Probably the most recommended lower for building your own rifle in the history of the AR-15. Aero Precision is known for its quality. Some of the best machining you will see on a forged AR-15. Every M4E1 made by Aero Precision is worth the time investment in finding one available; 45 or 90-degree selector switch, tension screw to keep your upper and lower tight, and soft curves of 7075-T6 aluminum for comfort.
The problem is that with everything I love about this lower, and at a trip to McDonald’s over the PSA lower, it is nearly impossible to find for love or money. If you see an M4E1 for sale you buy it. It is probably the perfect lower
2. X15 Gen 2
The X15/AR15 Gen 2 lower from Aero Precision is nearly perfect. In fact while cheaper than the M4E1 or the same price as a PSA stripper lower, but it is only missing two features, the elongated trigger guard and threaded bolt catch pins.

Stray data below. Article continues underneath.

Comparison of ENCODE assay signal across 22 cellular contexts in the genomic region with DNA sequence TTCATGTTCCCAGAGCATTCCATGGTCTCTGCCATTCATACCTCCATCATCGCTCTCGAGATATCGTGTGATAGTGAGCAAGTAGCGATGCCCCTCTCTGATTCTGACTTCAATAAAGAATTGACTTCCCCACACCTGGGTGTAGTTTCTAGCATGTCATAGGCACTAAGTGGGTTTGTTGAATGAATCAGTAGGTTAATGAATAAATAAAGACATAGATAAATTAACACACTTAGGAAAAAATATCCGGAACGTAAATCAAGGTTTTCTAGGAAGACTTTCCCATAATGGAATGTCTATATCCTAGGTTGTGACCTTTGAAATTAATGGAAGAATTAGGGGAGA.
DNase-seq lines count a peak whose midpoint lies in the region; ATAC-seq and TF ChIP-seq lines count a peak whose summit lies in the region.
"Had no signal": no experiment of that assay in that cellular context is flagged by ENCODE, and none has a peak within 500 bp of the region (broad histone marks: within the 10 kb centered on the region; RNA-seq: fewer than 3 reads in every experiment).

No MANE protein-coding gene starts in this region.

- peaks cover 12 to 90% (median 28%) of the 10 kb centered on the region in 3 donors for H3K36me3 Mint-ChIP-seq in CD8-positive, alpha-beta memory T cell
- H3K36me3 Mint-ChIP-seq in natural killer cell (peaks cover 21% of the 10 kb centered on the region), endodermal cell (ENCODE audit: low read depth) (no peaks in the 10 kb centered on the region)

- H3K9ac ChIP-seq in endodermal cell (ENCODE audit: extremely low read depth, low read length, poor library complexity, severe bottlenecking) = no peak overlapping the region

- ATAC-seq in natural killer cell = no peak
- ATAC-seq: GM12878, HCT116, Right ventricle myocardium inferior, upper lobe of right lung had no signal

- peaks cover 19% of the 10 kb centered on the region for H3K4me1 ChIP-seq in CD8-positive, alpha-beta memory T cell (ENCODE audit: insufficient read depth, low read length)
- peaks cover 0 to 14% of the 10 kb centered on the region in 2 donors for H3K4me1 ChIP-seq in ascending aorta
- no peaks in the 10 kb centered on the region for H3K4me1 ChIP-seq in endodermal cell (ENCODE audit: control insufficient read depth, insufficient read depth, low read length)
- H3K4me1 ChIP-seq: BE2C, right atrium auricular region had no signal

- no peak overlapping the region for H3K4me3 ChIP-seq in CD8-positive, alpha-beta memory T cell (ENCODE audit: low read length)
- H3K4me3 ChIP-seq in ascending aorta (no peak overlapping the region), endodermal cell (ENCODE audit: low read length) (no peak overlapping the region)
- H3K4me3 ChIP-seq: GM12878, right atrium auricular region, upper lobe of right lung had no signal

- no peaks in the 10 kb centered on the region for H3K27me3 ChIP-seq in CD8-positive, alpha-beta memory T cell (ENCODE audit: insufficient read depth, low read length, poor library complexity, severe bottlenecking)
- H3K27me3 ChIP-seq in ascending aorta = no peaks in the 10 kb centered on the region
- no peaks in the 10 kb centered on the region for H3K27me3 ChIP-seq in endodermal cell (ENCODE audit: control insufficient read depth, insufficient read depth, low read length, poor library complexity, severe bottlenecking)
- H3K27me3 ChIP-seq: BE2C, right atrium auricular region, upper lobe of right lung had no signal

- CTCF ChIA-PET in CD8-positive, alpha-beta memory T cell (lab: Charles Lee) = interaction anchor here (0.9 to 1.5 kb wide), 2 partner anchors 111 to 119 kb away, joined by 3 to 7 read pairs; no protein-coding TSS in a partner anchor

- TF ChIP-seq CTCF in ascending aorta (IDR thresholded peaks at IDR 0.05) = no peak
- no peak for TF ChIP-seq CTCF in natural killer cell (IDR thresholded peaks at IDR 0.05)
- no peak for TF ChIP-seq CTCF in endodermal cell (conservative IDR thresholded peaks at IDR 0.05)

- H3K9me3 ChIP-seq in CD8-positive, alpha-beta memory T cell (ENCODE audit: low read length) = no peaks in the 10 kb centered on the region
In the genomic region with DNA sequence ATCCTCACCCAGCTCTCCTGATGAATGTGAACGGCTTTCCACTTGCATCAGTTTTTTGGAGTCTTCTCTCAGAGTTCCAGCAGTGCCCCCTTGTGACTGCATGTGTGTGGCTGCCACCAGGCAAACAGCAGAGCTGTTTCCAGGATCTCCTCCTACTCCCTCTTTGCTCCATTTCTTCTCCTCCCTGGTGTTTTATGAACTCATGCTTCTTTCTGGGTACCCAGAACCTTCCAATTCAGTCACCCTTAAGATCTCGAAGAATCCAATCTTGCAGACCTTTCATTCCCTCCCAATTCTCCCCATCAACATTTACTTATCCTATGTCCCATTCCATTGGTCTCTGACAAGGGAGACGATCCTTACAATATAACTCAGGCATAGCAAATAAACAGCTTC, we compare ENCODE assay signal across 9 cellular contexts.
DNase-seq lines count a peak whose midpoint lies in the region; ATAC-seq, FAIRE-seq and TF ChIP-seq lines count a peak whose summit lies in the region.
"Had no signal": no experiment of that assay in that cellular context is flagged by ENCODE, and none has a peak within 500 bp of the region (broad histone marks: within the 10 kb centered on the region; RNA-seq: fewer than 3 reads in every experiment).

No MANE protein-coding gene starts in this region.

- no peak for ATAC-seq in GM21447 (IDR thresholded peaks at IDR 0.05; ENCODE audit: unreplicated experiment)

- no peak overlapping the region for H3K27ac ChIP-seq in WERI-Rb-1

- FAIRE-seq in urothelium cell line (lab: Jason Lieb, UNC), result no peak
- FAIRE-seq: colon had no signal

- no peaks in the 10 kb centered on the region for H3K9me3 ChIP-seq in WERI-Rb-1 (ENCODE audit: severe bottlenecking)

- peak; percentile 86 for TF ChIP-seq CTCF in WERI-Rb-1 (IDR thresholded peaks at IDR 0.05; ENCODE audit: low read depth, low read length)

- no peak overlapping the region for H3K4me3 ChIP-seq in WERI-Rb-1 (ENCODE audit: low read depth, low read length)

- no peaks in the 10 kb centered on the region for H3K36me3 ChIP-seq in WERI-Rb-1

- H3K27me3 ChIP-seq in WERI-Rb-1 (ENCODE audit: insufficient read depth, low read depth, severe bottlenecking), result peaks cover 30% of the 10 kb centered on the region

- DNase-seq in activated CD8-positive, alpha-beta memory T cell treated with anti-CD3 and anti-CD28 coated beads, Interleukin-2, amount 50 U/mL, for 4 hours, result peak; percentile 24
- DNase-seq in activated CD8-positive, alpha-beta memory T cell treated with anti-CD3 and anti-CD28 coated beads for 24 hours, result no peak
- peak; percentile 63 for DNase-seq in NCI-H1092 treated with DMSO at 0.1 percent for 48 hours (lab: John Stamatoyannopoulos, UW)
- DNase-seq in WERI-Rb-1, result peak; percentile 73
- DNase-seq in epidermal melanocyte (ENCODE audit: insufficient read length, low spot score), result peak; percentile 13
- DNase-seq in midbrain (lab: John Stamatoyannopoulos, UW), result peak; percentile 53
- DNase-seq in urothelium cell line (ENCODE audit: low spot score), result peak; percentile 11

The threaded pins make the M4E1 easier to build without roll pin punches, while the elongated trigger guard is a matter of preference. The X15 Gen 2 has one of the most sought after features of any AR lower, a tension screw to remove the slop when mating an upper and a lower.
Aero Precision makes a few more changes to the traditional AR Lower by adding threaded pin detent holes, allowing easier install of the buffer assembly. Everyone that has shot a detent pin while building an AR will love the threaded detent pin.
Brownells lowers hold a special place in my heart because I’m a kid from Iowa, where Brownells is manufactured.
The Brownells M4 Stripped lower, is like most others on this list a forged 7075-T6 aluminum lower, built to mil-spec. What makes the BRN-15 lower an amazing lower is the price and the quality.
Made in Iowa, in the heart of Midwest corn country, this lower is standard as standard can be. But the quality of the workmanship and low price make it enticing. Brownells is one of the best gun stores in the world with a staggering supply of unique rifle choices.
Palmetto State Armory